Tropical Depression Bonnie and its heavy rains dissipated over South Carolina on Monday, as a wet Memorial Day holiday weekend comes to an end in the area.
The depression fell apart early in the day about 45 miles north of Charleston, according to the National Hurricane Center.
The storm was expected to continue as an area of low pressure, moving northeast into North Carolina and sporadically spreading heavy rain, especially during the daylight hours, forecasters said.
The main concern throughout the holiday weekend has been heavy rains and strong surf more than wind.
Bonnie dropped about 8 inches of rain in southern South Carolina on Sunday, closing the southbound lanes of Interstate 95 about 20 miles north of the Georgia state line for about 16 hours. The highway finally reopened around 1 a.m. Monday, and troopers reported the 10-mile backups caused by the detour had been cleared.
The only possible death attributed to the storm is a missing swimmer off of Carolina Beach, North Carolina, just south of Wilmington.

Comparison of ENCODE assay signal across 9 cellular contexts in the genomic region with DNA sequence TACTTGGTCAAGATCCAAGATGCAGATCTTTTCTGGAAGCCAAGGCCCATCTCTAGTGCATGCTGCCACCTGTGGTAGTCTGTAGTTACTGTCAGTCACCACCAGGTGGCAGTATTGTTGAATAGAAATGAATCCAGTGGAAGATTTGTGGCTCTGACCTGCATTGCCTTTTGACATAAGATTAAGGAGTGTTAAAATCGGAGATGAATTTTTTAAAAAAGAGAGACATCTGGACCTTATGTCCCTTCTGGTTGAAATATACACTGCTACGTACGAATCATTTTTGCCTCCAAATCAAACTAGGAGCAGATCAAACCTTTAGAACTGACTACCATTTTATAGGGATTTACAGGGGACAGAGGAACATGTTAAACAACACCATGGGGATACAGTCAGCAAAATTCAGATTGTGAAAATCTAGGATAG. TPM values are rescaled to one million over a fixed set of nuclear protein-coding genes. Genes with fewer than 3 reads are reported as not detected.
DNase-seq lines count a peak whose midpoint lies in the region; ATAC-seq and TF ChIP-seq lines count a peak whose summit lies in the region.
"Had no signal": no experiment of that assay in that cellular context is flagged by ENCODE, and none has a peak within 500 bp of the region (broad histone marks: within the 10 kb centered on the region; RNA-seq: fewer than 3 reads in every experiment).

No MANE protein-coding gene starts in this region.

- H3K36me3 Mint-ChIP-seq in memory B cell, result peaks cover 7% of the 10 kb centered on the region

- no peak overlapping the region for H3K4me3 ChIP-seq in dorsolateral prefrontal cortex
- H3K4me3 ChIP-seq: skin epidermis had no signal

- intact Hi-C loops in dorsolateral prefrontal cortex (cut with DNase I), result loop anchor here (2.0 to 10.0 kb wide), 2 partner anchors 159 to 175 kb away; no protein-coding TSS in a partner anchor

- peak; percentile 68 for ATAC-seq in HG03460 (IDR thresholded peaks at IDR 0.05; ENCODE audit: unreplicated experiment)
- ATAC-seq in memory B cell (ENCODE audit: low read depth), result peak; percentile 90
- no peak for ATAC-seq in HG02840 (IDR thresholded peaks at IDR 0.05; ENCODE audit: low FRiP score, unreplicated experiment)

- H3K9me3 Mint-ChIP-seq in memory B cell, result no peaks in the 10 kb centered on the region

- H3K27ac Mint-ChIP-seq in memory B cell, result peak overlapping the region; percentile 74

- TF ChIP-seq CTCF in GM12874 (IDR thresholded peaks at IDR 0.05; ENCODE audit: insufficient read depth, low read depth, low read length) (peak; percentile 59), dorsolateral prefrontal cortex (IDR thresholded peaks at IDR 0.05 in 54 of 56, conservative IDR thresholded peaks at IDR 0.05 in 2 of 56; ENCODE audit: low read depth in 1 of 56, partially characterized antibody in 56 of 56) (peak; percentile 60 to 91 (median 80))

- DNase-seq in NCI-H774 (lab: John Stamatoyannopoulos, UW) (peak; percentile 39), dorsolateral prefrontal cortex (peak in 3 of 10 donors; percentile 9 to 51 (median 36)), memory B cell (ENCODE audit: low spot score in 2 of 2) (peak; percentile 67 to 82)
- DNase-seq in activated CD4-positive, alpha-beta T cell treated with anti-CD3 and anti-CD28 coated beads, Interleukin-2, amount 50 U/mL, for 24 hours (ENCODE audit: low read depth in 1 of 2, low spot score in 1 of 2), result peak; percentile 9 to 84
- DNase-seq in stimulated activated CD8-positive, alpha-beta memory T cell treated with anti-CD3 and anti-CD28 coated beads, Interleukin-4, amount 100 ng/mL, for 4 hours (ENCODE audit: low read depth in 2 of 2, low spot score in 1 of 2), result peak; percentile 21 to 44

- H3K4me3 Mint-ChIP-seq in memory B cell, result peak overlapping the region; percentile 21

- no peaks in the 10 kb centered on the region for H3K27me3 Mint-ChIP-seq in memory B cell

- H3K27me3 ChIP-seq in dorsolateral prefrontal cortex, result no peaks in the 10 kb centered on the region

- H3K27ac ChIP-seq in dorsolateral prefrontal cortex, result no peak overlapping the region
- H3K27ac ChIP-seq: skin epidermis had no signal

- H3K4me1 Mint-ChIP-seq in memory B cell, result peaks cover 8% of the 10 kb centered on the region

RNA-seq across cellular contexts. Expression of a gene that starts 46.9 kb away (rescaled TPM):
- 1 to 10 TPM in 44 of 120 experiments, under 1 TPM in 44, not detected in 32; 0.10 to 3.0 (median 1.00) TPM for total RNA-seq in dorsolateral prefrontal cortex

Rescuers plan to continue searching Monday for 21-year-old James Cameron of Graham, North Carolina. He disappeared while swimming with two friends Saturday evening in the rough surf. The friends made it back to shore safely, authorities said.
Lifeguards in Georgia, South Carolina and North Carolina were warning people of dangerous rip currents, which can suddenly pull swimmers out to deep waters. Officials in Myrtle Beach put up the no swimming flags again Monday because conditions were just too rough.
Bonnie formed Saturday, becoming the second tropical storm in the Atlantic to form before the official start of the hurricane season on Wednesday. Hurricane Alex struck the Azores in the far eastern Atlantic in January.